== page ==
For the third time in two weeks, Iran’s capital, Tehran, has been effectively shut down due to seriously unhealthy air pollution levels. All government offices, banks and schools were closed on Thursday and people with respiratory problems, children and the elderly were told to stay at home. Tehran is no stranger to smog, much like Los Angeles, and its geography makes it prone to smog problems, but the current levels are far above normal. The city has seen a 30 percent spike in respiratory illness related hospitalizations as it is enveloped in a yellow buttery looking opaque haze.
The current smog problem is due to a stagnant weather pattern that is trapping pollution from cars and buildings. Tehran is surrounded by mountains which form a kind of thermal catch basin which sometimes blocks winds and traps air pollution. Though the city was founded two centuries ago because the inhabitants found its climate to be healthy, the ever growing amount of cars and pollution sources have caused the city to become a hot bed for poor air quality. To highlight how big of a problem air pollution is, one of the focal points in Tehran is a giant air quality gauge.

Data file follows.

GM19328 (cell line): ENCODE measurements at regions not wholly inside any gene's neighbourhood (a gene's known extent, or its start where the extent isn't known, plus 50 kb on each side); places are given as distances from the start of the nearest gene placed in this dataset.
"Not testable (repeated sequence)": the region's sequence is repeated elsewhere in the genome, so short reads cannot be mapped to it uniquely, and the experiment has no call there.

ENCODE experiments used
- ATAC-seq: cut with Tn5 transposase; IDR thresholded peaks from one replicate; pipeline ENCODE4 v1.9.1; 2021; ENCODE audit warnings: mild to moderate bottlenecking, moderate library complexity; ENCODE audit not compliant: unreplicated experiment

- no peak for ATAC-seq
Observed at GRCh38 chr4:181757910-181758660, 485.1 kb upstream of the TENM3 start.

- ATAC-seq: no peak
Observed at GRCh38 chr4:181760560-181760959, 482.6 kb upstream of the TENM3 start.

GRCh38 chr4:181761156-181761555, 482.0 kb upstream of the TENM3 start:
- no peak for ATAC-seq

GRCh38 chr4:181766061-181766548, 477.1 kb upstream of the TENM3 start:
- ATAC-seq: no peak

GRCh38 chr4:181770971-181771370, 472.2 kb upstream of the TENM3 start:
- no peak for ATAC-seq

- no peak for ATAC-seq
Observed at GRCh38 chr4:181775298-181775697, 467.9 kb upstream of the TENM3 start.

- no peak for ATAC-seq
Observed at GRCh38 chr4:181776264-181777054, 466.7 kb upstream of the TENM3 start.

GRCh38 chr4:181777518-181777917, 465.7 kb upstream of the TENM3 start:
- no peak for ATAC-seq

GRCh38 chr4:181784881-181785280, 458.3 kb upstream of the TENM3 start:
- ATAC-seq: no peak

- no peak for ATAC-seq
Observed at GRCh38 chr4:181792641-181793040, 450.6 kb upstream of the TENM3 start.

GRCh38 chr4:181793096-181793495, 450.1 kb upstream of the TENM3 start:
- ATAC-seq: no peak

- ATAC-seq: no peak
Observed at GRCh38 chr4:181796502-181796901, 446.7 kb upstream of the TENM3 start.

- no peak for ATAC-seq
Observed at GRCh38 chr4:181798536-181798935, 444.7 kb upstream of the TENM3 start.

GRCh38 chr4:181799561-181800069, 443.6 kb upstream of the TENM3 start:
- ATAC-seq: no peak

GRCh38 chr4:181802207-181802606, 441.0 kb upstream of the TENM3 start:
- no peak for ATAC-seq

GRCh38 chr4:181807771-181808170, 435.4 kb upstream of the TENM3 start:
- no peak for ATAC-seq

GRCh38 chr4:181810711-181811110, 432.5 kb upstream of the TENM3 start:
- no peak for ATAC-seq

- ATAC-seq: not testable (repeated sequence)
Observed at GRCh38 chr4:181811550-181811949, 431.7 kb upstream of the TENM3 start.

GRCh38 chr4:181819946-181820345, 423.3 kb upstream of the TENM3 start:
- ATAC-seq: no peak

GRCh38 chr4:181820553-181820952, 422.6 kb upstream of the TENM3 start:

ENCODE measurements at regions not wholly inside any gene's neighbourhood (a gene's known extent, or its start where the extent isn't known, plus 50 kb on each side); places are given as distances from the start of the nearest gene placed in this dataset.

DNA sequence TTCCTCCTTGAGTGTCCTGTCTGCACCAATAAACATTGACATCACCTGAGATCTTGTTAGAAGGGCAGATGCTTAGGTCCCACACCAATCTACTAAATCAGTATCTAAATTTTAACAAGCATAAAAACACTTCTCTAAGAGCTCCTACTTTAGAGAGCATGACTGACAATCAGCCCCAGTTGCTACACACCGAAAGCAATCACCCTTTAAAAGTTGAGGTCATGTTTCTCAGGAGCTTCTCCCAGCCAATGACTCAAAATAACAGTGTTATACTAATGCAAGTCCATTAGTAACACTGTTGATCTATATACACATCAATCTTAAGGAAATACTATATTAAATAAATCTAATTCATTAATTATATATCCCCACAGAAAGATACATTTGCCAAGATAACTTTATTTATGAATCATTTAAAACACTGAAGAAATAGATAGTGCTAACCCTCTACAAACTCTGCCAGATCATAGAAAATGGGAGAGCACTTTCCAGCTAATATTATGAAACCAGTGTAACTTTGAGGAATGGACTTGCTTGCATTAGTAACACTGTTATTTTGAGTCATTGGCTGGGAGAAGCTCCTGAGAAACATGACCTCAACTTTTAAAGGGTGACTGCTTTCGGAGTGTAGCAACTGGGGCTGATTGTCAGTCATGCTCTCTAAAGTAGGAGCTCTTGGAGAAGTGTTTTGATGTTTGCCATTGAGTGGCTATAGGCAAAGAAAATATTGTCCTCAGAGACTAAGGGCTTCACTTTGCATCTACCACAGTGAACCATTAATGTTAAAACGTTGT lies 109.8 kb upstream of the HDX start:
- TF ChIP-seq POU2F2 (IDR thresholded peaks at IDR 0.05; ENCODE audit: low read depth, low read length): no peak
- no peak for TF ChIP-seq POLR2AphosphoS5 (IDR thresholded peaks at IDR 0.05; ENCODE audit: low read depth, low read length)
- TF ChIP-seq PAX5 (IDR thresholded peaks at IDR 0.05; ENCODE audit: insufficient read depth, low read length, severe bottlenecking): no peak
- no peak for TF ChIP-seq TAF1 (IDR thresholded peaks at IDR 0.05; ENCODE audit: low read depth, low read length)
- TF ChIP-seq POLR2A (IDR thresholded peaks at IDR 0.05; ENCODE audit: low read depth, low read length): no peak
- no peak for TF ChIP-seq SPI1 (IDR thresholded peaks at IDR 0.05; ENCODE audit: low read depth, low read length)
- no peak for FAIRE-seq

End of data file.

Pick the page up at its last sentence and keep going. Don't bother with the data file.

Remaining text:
City officials are trying to think big about the problem. Possible geoengineering plans have been drawn up to try to shake the weather patterns around Tehran into moving more air into the city but have been brushed off due to their high cost. President Mahmoud Ahmadinejad is currently trying to push a city wide migration away from Tehran into a more hospitable geographic area, though residents are not fond of his idea. He has already moved some government agencies to other cities in an effort to jump start an exodus. For now, residents have been told to stay at home if possible to avoid the “eye stinging” yellow cloud, no wonder Iran is totally on board with the electric vehicle movement — they’re going to need to go green soon or this smog just might consume them.